Chapter 25 Calculating the Costs of Environmental Regulation

Journal Article

Decisions concerning environmental protection hinge on estimates of economic burden. Over the past 30 years, economists have developed and applied various tools to measure this burden. In this chapter, we present a taxonomy of costs along with methods for measuring those costs. At the broadest level, we distinguish between partial and general equilibrium costs. Partial equilibrium costs represent the burden directly borne by the regulated entity (firms, households, government), including both pecuniary and nonpecuniary expenses, when prices are held constant. General equilibrium costs reflect the net burden once all good and factor markets have equilibrated. In addition to partial equilibrium costs, these general equilibrium costs include welfare losses or gains in markets with preexisting distortions, welfare losses or gains from rebalancing the government's budget constraint, and welfare gains from the added flexibility of meeting pollution constraints through reductions in the use of higher-priced, pollution-intensive products. In addition to both partial and general equilibrium costs, we also consider the distribution of costs across households, countries, sectors, subnational regions, and generations. Despite improvements in our understanding of cost measurement, we find considerable opportunity for further work and, especially, better application of existing methods. © 2005 Elsevier B.V. All rights reserved.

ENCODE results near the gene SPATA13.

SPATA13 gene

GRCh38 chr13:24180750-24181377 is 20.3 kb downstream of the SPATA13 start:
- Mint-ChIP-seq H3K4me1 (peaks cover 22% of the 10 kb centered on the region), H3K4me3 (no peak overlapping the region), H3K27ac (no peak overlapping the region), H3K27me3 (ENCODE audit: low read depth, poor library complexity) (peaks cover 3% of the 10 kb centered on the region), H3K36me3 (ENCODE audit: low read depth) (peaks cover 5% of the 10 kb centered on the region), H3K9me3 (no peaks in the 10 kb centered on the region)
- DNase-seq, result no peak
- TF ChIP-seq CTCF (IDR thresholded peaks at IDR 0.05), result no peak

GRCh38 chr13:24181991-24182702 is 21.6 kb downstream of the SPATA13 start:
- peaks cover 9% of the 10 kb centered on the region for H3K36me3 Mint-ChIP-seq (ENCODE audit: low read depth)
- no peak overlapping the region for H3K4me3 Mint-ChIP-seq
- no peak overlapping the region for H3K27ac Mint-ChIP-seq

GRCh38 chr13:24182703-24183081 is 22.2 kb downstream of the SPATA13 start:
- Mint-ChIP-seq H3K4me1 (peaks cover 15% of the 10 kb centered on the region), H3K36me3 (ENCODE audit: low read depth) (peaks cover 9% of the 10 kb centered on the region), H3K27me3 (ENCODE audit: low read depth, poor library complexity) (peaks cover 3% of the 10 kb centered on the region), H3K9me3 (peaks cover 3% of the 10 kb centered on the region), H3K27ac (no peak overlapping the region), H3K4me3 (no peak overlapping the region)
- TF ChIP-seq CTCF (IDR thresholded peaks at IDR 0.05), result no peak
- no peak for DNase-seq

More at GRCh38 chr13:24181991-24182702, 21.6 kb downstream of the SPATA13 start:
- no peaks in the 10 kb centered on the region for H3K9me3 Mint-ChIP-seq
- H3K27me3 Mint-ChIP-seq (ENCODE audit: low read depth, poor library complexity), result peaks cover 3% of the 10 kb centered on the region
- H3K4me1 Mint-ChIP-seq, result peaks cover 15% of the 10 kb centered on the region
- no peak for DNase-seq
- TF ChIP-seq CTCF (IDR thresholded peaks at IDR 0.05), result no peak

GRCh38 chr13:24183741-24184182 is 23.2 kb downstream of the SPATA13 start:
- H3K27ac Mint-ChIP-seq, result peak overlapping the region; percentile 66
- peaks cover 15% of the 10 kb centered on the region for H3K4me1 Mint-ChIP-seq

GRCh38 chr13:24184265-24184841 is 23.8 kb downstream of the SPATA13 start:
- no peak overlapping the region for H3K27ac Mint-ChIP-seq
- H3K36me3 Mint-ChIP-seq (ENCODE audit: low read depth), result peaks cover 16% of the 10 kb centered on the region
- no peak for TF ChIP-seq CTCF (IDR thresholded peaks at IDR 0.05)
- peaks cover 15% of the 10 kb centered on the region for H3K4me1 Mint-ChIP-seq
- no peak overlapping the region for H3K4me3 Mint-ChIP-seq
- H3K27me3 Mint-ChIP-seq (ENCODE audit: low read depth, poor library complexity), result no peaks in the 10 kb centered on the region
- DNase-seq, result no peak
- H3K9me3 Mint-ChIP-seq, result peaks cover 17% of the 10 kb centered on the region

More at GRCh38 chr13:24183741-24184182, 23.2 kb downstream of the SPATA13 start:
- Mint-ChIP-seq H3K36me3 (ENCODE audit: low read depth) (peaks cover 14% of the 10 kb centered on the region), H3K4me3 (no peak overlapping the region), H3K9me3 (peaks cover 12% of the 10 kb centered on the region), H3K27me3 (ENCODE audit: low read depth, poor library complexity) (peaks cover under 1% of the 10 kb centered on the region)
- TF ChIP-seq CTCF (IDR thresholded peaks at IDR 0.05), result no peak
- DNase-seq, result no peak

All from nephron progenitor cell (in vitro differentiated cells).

Full Text

Duke Authors

Cited Authors

  • Pizer, WA; Kopp, R

Published Date

  • 2005

Published In

Volume / Issue

  • 3 /

Start / End Page

  • 1307 - 1351

International Standard Serial Number (ISSN)

  • 1574-0099

Digital Object Identifier (DOI)

  • 10.1016/S1574-0099(05)03025-1